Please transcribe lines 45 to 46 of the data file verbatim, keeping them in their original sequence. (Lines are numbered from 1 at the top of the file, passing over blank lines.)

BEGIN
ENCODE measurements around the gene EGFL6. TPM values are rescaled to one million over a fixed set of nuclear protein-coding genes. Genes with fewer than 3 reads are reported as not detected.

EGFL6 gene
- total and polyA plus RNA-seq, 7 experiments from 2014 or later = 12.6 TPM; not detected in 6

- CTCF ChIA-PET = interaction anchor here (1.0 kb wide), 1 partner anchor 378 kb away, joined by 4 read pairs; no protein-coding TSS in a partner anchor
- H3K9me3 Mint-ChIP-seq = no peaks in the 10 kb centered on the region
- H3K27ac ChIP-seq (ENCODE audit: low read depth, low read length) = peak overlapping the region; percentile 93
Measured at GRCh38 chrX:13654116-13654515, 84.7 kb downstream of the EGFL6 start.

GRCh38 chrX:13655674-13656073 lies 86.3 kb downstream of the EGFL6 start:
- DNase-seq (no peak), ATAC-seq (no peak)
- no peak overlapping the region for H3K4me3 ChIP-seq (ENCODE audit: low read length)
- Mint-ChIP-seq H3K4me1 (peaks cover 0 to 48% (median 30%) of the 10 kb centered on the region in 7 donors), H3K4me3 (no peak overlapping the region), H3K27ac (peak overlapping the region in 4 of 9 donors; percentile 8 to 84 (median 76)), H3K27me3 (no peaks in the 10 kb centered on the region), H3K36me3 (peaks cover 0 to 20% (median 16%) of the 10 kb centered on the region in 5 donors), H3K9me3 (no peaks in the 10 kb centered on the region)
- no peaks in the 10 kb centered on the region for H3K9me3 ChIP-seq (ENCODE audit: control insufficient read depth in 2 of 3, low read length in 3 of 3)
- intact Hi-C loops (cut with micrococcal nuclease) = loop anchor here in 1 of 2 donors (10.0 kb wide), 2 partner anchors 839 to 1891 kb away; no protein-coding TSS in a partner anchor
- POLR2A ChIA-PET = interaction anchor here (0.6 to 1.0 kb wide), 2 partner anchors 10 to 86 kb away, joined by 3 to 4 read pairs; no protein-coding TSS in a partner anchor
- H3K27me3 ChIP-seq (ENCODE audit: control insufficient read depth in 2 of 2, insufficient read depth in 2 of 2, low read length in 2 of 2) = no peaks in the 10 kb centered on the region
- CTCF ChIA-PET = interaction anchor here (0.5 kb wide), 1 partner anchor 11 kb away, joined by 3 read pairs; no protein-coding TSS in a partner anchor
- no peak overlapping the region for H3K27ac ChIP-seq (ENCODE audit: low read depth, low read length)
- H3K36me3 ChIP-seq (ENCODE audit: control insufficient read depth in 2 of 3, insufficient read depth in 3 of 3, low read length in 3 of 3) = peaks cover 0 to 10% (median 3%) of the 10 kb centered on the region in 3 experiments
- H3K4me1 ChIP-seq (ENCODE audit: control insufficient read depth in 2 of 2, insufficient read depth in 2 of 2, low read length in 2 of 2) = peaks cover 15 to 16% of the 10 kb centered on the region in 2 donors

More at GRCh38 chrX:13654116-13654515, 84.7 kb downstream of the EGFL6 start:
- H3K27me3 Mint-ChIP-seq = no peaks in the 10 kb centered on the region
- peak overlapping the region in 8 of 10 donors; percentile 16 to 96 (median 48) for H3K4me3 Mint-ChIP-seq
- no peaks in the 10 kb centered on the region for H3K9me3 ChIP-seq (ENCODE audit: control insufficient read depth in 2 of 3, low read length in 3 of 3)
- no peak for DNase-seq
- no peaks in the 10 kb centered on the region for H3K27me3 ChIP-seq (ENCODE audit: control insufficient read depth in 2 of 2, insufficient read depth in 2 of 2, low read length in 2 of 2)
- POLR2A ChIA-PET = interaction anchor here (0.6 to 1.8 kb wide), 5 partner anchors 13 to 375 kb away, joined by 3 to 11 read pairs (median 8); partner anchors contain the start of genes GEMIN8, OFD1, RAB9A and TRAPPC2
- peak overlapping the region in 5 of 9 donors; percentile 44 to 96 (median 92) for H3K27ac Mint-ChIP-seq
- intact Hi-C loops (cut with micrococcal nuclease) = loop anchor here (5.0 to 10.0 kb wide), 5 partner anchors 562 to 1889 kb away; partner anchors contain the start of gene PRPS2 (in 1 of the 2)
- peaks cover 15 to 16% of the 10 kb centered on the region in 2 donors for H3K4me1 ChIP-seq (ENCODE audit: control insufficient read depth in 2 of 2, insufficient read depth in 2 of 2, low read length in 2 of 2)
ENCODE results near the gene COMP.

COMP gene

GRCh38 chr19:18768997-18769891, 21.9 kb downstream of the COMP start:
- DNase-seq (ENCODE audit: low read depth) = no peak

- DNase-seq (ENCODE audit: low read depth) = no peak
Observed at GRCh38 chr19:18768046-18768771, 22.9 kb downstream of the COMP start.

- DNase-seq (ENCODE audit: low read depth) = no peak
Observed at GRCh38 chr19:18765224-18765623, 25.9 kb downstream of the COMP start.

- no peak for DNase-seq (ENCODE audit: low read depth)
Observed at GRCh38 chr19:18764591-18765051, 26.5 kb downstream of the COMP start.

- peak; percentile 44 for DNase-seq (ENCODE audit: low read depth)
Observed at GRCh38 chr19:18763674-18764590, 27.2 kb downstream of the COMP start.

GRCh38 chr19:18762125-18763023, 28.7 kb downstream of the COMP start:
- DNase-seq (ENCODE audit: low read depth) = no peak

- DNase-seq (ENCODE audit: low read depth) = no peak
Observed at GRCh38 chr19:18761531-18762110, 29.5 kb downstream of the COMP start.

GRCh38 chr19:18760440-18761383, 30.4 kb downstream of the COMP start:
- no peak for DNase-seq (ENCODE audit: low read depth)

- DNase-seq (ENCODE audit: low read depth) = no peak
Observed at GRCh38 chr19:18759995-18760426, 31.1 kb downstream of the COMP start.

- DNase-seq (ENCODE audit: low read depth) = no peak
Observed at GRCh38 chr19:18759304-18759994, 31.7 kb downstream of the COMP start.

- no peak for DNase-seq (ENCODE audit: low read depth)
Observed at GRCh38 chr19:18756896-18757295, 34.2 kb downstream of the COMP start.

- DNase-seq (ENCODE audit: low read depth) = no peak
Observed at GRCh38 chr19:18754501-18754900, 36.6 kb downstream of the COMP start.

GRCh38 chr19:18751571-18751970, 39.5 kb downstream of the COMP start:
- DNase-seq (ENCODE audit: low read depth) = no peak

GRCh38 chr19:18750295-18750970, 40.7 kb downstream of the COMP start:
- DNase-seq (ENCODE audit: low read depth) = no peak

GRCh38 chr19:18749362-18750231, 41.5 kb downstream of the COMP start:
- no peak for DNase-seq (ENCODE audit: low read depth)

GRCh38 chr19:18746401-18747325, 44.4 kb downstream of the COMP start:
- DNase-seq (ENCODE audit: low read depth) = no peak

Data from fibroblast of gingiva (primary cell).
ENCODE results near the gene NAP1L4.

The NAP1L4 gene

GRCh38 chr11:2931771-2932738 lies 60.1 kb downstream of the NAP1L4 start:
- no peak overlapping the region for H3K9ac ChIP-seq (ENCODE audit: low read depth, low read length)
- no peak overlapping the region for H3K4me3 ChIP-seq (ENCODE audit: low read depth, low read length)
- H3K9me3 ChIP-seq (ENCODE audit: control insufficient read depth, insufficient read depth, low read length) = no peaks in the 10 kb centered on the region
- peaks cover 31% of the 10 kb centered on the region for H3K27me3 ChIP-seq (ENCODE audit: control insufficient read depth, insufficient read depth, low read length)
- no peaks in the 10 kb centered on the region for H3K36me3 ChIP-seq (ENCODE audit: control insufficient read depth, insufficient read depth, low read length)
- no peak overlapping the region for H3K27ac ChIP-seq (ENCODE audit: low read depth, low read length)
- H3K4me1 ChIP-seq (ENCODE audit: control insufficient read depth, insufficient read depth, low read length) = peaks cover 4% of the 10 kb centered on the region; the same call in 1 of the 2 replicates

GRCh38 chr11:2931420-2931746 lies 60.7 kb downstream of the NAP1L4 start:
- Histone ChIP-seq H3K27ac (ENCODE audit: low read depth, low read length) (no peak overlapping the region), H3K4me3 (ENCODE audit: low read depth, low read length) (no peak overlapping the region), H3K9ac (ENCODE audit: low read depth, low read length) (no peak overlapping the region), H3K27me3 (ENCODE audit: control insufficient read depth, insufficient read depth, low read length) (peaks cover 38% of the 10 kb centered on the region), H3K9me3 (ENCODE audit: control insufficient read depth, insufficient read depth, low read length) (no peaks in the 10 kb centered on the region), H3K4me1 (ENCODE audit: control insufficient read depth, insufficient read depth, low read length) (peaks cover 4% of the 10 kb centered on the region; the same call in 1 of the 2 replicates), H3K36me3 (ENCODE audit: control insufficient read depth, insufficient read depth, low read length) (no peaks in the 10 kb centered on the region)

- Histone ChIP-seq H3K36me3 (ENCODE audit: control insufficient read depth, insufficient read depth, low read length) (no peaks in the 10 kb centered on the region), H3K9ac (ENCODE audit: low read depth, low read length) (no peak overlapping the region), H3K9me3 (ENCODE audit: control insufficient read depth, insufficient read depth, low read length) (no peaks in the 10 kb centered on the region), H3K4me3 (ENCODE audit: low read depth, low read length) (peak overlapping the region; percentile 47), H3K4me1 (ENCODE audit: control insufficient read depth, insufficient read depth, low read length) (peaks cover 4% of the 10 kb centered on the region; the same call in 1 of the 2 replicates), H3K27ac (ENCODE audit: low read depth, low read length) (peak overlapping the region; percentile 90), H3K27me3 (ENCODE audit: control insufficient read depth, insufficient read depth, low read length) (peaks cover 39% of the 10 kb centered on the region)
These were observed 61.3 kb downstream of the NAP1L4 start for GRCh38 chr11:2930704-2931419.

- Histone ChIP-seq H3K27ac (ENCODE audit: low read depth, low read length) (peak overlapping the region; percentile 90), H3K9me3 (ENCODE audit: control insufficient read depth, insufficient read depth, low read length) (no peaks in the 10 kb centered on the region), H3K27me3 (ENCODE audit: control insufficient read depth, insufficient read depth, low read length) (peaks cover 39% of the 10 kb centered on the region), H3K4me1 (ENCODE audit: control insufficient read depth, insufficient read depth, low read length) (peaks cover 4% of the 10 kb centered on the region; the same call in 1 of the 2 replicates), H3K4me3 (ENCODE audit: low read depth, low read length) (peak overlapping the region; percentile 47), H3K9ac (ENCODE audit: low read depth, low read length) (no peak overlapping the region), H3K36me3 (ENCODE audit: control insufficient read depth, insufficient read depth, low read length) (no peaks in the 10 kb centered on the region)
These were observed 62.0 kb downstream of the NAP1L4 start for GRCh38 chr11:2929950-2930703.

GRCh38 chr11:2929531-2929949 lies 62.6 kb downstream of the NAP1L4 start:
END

Observed at GRCh38 chr19:18761531-18762110, 29.5 kb downstream of the COMP start.

GRCh38 chr19:18760440-18761383, 30.4 kb downstream of the COMP start: